"The stimulus funds have staved off what could have been even deeper cuts," said Todd Haggerty, policy associate at the National Conference of State Legislatures. "You're seeing states now are coming to that point where they will have to make additional cuts or find new sources of revenue for fiscal 2011 and that will continue in fiscal 2012."


Tuesday, May 11, 2010

The Bailout Era

The Renaissance. The Age of Enlightenment. The Industrial Revolution. The Gilded Age. The Cold War. The Information Age.

The Bailout Age?

The printing press already has its own prominent place in history, so we’re not sure what else to call the first couple decades of the new millennium. But after this morning’s news, there’s little debate: time to fire it up!

The European Union (EU) and International Monetary Fund (IMF) announced a plan that comes straight out of the United States’ playbook: smother debt flare-ups with truckloads of “free money” while the central bank manipulates rates.

European leaders unveiled a $957 billion plan to save themselves and their currency. Here’s the quick and dirty:

The EU will pony up $560 billion in new loans and $76 billion in existing deals for the GIIPS nations (as we’ve taken to calling them…no reason to give pigs such a bad rap)

The IMF says its ready with $321 billion

The European Central Bank (ECB) has abandoned its old stance (and credibility) by launching a program to purchase government and corporate debt.

“This is like pouring Chanel No. 5 on a French ‘lady of the evening,’” Rob Parenteau wrote us early this morning, “after a night of wanton debauchery.”


Saturday, May 8, 2010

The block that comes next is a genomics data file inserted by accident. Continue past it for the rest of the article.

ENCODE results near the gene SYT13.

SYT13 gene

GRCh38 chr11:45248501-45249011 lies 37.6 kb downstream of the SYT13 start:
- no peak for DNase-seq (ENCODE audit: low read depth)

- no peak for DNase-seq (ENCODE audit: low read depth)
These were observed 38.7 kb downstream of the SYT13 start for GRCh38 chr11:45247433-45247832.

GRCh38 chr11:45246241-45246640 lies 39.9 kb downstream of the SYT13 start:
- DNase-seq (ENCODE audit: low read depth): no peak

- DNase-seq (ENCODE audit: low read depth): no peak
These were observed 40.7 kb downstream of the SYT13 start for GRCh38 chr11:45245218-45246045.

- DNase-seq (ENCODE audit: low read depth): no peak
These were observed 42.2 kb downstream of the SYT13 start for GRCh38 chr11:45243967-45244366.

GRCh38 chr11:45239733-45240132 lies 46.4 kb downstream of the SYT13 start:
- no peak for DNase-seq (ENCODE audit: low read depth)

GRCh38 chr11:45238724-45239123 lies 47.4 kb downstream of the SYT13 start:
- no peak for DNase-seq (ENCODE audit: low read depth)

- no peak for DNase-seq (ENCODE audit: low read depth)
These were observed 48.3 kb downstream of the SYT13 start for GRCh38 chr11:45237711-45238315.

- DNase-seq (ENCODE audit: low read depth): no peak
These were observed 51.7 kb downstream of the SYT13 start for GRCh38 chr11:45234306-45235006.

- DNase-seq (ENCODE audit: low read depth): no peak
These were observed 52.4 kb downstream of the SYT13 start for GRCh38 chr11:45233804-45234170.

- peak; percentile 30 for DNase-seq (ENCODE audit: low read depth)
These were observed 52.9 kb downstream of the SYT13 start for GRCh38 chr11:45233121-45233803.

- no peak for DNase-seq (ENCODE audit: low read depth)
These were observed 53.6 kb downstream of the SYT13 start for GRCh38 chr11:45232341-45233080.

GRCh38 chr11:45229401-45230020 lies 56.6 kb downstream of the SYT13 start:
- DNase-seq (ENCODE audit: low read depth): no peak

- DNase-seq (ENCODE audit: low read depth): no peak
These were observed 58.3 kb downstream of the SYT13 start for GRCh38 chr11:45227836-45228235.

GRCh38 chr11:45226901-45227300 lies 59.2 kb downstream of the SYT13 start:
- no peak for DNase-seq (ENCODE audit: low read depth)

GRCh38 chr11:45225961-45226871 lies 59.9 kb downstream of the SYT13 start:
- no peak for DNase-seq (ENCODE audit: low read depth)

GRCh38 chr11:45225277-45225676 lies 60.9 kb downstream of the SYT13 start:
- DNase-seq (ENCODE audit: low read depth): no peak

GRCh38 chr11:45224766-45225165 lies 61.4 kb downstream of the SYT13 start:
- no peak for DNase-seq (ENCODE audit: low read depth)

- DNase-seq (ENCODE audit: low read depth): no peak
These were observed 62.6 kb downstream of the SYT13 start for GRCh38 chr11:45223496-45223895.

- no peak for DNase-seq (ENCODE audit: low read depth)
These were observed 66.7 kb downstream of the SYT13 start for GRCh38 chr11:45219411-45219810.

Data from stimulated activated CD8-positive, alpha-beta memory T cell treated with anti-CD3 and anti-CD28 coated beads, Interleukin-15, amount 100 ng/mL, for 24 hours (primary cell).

April Unemployment 9.9%

The jobless rate rose as more unemployed workers began looking for work and were again counted as “unemployed” rather than either “discouraged” or completely out of the labor force. The household survey showed that, while employment rose by 550,000, this gain was outpaced by an increase of 805,000 in the labor force.

Interestingly, the broader U6 measure of underemployment (officially unemployed plus “discouraged” workers and those settling for part-time work instead of full-time work) rose from 16.9 percent to 17.1 percent, the highest level since last December.


Wednesday, May 5, 2010

Three Classes of American Business


Price Gouging Form


Fearing increases in the prices of WATER (name of item in short supply) as a result of a MASSIVE PIPE BREAK (type or name of disaster), officials in MASSACHUSETTS (affected state or municipality) have declared a state of emergency whereby restrictions on "price gouging" are now in effect. According to ATTORNEY GENERAL MARTHA COAKLEY and GOVERNOR DEVAL PATRICK (politicians or law enforcement officials), the law is designed to protect innocent consumers from "unconscionable" increases in the prices of WATER (or food, gasoline, ice, electric generators, and home-repair services). The unintended, unseen consequences, however, are predictable, unfortunate, and avoidable.


Boston's Water Shortage

THERE WASN’T much Martha Coakley could do about the massive pipe break that left dozens of Greater Boston towns without clean drinking water over the weekend. So she kept herself busy instead lecturing vendors not to increase the price of the bottled water that tens of thousands of consumers were suddenly in a frenzy to buy...

It never fails. No sooner does some calamity trigger an urgent need for basic resources than self-righteous voices are raised to denounce the amazingly efficient system that stimulates suppliers to speed those resources to the people who need them. That system is the free market’s price mechanism — the fluctuation of prices because of changes in supply and demand...

Letting prices rise freely isn’t the only possible response to a sudden shortage. Government rationing is an option, and so are price controls — assuming you don’t object to the inevitable corruption, long lines, and black market. Better by far to let prices rise and fall freely. That isn’t “gouging,’’ but plain good sense — and the best method yet devised for allocating goods and services among free men and women.

read the essay